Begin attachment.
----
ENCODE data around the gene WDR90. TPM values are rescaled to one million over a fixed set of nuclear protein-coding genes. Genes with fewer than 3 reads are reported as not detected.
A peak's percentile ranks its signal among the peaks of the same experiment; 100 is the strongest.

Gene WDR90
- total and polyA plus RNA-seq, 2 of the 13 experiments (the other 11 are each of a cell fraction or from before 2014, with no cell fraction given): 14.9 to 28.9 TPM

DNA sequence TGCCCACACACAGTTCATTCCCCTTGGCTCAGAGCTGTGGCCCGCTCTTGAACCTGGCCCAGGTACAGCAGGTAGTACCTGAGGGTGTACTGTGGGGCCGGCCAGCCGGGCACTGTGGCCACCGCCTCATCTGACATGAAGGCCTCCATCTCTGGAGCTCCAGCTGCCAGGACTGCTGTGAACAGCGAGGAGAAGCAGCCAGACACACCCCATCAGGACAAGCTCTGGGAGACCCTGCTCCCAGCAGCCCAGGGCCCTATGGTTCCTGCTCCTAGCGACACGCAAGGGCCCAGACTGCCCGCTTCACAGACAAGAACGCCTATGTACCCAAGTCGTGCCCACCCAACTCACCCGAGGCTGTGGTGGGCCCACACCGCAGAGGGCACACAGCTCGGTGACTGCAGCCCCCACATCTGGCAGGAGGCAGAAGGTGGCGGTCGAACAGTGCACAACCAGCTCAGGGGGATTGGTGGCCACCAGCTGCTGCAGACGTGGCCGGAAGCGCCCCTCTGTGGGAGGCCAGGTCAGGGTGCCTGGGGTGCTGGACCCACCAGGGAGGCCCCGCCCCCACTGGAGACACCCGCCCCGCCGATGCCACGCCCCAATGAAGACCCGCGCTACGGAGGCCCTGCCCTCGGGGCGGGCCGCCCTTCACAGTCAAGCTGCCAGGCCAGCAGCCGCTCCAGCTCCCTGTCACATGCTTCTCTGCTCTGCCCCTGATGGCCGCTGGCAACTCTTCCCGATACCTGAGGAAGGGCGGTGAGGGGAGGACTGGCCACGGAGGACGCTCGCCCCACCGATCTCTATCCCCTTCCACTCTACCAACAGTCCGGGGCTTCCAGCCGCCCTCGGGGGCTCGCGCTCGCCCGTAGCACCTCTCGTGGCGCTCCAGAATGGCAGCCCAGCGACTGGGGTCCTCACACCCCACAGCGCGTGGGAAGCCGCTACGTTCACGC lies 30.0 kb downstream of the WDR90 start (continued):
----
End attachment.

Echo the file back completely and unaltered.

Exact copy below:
ENCODE data around the gene WDR90. TPM values are rescaled to one million over a fixed set of nuclear protein-coding genes. Genes with fewer than 3 reads are reported as not detected.
A peak's percentile ranks its signal among the peaks of the same experiment; 100 is the strongest.

Gene WDR90
- total and polyA plus RNA-seq, 2 of the 13 experiments (the other 11 are each of a cell fraction or from before 2014, with no cell fraction given): 14.9 to 28.9 TPM

DNA sequence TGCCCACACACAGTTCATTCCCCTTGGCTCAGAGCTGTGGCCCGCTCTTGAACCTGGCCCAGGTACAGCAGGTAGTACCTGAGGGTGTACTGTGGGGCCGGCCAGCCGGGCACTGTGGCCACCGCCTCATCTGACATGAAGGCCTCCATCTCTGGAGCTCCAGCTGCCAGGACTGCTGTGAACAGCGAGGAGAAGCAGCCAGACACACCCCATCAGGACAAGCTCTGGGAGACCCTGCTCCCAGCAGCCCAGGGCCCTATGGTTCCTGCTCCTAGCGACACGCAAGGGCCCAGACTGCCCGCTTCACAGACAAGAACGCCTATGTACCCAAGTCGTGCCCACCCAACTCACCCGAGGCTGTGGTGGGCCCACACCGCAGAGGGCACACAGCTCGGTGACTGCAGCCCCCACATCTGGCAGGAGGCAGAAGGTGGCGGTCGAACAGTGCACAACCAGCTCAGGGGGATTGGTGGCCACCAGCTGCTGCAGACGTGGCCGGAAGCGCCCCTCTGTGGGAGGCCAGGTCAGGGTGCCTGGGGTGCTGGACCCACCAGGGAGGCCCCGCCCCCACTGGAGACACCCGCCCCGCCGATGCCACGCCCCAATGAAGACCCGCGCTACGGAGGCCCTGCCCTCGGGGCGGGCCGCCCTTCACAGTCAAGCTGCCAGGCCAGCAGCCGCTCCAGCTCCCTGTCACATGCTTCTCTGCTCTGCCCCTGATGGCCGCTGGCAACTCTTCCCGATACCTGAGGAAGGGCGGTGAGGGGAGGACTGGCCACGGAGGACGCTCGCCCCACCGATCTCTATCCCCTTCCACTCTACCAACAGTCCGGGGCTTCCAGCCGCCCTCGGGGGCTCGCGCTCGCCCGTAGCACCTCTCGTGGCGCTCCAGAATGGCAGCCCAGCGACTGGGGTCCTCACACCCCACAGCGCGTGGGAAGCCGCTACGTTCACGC lies 30.0 kb downstream of the WDR90 start (continued):